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As hurricane season approaches, the giant oil spill in the Gulf of Mexico is taking weather forecasters into nearly uncharted waters.
The Gulf is a superhighway for hurricanes that form or explode over pools of hot water, then usually move north or west toward the coast. It's now the site of the worst oil spill in U.S. history and along the general path of some of the worst storms ever recorded, including Hurricane Camille, which wiped out the Mississippi coast in 1969, and Hurricane Katrina in 2005.
The season officially starts Tuesday, and although scientists seem to agree that the sp
Originally posted by KilluminatisRex
This is Extremely important to read to understand the ingredients of a HYPERCANE....
Wind speeds in a Category 5 hurricane can reach upwards of 155 mph. Hypercane wind speeds would easily reach 500 mph. Hurricane Katrina was practically an average breezy day in the Panhandle, compared to the strength of the winds in a hypercane.
How might one of these storms come into existence?
“It would have to be a cataclysmic event such as an asteroid or comet strike or something like a super volcanic eruption to get a 122 degree temperature increase.” Said Scott Plischke, a Meteorologist at the National Weather Service.
"Plischke said, “It’s not plausible…theoretically it’s possible, but you would have to have sea surface temperatures of about 122 degrees. Even the worst-case global warming scenarios don’t call for temperatures to rise that much. We’re looking at maybe 3-7 degrees for global warming, but to get sea surface temperatures up to 122 degrees is highly unlikely.”----------------------------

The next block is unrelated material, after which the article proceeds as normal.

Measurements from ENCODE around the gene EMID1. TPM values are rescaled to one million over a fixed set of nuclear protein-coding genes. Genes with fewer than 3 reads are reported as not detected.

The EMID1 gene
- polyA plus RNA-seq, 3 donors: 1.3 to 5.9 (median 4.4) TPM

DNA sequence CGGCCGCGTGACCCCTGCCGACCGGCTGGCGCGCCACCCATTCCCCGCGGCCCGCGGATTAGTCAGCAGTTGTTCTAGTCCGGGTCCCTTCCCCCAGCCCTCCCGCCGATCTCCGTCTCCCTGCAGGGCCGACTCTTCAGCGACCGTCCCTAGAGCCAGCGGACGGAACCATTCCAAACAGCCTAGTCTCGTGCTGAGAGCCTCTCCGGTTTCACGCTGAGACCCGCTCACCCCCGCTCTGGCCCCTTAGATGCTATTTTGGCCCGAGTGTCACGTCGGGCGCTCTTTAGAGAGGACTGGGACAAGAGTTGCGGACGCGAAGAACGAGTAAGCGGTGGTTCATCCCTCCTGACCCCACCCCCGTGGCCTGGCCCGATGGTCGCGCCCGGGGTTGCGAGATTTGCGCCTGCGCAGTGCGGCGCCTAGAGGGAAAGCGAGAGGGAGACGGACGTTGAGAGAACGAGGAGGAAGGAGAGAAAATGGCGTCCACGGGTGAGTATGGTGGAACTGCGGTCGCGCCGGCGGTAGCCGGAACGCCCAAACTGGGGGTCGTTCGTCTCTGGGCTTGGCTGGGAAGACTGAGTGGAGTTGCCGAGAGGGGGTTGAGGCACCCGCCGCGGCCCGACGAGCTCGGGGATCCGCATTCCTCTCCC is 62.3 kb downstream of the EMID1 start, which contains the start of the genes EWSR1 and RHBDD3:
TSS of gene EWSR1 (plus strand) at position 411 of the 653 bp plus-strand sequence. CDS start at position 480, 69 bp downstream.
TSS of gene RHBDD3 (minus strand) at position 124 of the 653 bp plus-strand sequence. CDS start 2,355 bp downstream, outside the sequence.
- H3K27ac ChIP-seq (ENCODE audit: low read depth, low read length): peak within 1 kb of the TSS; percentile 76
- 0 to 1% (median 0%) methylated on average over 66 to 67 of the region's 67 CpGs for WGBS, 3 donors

The Coast and much of the central US may be head for disaster. I have heard effects such as oil big pumped up the Mississippi river through undertow currents, this oilslick can hit home even if you are not living near the coast
[edit on 31-5-2010 by KilluminatisRex]
Originally posted by airspoon
reply to post by jrod
This oil slick is so spread out and sporadic, with most of the oil beneath the surface, I doubt that this will stop any hurricanes. If anything, it would seem that the oil that is interspersed in the water, would heat the surrounding waters. Regardless, if a hurricane sweeps through the oil-tainted waters, not only would it stir the contaminates around, but it could also cause a massive environmental disaster inland, wherever the hurricane strikes land.